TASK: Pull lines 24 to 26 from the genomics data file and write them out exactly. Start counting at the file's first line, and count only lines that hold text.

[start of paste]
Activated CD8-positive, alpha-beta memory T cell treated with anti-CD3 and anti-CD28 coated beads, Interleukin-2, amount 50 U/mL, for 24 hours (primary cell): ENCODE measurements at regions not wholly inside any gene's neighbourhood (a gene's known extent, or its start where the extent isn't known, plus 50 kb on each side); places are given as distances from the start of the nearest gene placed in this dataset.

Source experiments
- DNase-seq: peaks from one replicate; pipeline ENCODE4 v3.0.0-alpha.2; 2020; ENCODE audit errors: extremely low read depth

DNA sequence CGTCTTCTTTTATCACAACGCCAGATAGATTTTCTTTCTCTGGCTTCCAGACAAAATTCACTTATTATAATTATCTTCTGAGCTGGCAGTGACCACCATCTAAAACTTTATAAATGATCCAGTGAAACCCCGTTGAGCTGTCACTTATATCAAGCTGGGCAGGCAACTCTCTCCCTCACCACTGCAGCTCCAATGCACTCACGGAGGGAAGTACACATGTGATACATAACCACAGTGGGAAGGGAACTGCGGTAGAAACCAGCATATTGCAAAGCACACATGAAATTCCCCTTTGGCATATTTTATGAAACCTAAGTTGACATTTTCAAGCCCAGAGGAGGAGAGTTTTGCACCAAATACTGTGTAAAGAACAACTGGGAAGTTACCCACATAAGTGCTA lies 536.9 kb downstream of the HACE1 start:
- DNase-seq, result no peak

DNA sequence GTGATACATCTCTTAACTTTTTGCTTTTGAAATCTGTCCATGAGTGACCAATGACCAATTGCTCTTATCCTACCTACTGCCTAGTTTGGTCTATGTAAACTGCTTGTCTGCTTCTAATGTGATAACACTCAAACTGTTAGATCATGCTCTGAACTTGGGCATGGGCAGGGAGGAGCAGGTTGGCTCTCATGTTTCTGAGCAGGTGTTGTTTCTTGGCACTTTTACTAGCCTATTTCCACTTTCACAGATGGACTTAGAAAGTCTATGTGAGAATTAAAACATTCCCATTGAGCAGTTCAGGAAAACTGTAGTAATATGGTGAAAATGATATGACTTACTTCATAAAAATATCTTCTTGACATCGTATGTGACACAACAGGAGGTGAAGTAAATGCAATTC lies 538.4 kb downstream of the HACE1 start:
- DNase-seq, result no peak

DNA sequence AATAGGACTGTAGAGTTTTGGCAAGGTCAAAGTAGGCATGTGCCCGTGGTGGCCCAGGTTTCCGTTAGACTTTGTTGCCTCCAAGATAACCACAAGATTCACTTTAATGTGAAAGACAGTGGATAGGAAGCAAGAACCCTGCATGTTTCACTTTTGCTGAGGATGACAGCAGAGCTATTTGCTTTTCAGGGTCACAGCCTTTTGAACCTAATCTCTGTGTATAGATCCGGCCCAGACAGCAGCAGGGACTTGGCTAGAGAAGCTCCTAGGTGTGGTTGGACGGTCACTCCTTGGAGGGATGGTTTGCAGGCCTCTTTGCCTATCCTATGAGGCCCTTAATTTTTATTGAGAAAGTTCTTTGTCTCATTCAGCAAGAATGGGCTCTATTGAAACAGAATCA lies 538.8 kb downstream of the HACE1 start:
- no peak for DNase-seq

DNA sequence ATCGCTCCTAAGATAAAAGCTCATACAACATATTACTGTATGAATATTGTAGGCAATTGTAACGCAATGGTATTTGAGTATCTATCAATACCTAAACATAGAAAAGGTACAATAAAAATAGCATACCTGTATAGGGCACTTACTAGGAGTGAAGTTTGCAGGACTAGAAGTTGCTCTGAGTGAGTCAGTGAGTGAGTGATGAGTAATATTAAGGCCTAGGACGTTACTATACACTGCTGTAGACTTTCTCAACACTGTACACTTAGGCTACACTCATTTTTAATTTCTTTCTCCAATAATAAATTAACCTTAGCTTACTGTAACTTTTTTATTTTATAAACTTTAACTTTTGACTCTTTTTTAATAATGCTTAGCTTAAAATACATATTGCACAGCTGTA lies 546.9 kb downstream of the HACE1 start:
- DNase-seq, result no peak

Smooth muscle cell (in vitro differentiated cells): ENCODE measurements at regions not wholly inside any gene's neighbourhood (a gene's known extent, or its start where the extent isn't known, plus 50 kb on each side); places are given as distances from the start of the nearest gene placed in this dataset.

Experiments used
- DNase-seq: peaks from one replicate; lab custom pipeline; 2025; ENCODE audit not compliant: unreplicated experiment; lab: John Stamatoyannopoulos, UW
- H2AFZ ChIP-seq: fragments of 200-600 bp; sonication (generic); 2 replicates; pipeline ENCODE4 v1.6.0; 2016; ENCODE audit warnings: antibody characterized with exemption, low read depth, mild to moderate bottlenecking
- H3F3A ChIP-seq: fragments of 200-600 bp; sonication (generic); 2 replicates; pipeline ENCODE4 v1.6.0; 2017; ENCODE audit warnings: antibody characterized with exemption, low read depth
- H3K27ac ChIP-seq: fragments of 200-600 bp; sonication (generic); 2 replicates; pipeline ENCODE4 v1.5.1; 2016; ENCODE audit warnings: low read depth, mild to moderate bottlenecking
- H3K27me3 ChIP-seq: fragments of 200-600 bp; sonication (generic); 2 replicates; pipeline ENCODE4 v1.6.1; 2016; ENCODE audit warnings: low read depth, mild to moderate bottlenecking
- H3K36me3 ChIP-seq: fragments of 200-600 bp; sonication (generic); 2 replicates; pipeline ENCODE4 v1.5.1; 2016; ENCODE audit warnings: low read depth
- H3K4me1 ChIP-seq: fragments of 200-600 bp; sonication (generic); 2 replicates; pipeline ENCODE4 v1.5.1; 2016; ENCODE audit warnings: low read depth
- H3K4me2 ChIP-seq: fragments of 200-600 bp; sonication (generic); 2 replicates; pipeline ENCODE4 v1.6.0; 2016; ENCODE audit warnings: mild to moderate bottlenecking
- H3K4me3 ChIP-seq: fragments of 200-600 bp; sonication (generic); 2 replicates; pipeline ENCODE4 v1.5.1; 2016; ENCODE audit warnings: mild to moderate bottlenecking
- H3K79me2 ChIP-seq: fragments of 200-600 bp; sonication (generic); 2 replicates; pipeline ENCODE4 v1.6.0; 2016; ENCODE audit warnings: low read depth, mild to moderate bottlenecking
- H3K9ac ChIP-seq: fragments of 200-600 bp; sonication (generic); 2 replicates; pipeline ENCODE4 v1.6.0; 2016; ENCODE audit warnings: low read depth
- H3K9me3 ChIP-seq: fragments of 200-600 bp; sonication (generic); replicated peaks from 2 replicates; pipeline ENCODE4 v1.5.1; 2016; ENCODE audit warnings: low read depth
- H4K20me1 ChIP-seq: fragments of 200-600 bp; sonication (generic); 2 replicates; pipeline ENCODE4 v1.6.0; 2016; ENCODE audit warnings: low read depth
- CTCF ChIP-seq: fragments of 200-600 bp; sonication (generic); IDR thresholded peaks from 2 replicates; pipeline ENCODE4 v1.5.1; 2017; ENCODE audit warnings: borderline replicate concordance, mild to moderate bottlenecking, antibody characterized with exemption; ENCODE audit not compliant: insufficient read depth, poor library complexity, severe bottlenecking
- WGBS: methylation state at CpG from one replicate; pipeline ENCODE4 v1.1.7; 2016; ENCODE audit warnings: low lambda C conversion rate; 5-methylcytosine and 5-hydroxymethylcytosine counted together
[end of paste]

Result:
- H3K9ac ChIP-seq: fragments of 200-600 bp; sonication (generic); 2 replicates; pipeline ENCODE4 v1.6.0; 2016; ENCODE audit warnings: low read depth
- H3K9me3 ChIP-seq: fragments of 200-600 bp; sonication (generic); replicated peaks from 2 replicates; pipeline ENCODE4 v1.5.1; 2016; ENCODE audit warnings: low read depth
- H4K20me1 ChIP-seq: fragments of 200-600 bp; sonication (generic); 2 replicates; pipeline ENCODE4 v1.6.0; 2016; ENCODE audit warnings: low read depth